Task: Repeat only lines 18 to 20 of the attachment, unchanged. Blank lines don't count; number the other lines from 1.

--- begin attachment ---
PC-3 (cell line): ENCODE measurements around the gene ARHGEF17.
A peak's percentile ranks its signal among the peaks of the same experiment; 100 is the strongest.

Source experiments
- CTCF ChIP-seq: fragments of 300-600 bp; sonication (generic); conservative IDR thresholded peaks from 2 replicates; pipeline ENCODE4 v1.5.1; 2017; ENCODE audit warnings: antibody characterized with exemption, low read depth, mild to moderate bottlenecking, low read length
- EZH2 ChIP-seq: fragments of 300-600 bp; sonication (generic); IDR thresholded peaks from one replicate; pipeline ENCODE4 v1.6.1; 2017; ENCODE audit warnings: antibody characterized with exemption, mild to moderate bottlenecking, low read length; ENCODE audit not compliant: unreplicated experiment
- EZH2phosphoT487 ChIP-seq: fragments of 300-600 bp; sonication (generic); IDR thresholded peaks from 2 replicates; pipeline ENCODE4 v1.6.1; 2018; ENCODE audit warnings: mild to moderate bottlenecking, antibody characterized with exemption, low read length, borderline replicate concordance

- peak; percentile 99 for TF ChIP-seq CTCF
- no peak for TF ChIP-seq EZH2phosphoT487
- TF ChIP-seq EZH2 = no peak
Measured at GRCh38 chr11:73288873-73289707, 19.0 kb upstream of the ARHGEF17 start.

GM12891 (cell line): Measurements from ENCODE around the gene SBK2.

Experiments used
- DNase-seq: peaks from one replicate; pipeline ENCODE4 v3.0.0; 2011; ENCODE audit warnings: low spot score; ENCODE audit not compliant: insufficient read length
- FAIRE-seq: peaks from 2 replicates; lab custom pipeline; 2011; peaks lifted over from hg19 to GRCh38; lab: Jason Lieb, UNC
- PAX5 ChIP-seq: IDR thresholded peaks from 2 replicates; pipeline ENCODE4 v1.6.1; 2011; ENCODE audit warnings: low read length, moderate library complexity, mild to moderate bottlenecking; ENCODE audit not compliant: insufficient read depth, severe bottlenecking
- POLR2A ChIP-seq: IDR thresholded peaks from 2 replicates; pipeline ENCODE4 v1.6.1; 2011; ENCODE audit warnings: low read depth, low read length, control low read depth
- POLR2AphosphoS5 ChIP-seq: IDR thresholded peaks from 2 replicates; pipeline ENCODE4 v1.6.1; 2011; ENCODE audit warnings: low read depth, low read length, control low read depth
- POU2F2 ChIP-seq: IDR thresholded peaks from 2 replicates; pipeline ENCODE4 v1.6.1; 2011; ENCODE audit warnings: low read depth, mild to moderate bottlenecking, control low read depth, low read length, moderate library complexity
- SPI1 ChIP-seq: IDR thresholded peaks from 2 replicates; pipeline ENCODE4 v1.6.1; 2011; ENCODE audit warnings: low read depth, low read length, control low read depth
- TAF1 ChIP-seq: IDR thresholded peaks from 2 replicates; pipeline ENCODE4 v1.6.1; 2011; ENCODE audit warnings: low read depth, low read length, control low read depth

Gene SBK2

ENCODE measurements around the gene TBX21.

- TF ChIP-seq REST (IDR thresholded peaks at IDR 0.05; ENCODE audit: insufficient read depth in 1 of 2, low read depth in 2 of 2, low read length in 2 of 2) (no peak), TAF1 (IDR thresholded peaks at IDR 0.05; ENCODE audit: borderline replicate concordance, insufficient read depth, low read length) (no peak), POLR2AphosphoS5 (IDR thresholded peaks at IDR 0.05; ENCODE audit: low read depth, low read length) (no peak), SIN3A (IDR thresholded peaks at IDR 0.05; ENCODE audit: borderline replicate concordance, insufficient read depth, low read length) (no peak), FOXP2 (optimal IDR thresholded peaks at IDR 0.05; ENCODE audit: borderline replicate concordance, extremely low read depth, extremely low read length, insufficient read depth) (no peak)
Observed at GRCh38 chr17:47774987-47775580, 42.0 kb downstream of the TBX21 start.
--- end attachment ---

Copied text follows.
- POU2F2 ChIP-seq: IDR thresholded peaks from 2 replicates; pipeline ENCODE4 v1.6.1; 2011; ENCODE audit warnings: low read depth, mild to moderate bottlenecking, control low read depth, low read length, moderate library complexity
- SPI1 ChIP-seq: IDR thresholded peaks from 2 replicates; pipeline ENCODE4 v1.6.1; 2011; ENCODE audit warnings: low read depth, low read length, control low read depth
- TAF1 ChIP-seq: IDR thresholded peaks from 2 replicates; pipeline ENCODE4 v1.6.1; 2011; ENCODE audit warnings: low read depth, low read length, control low read depth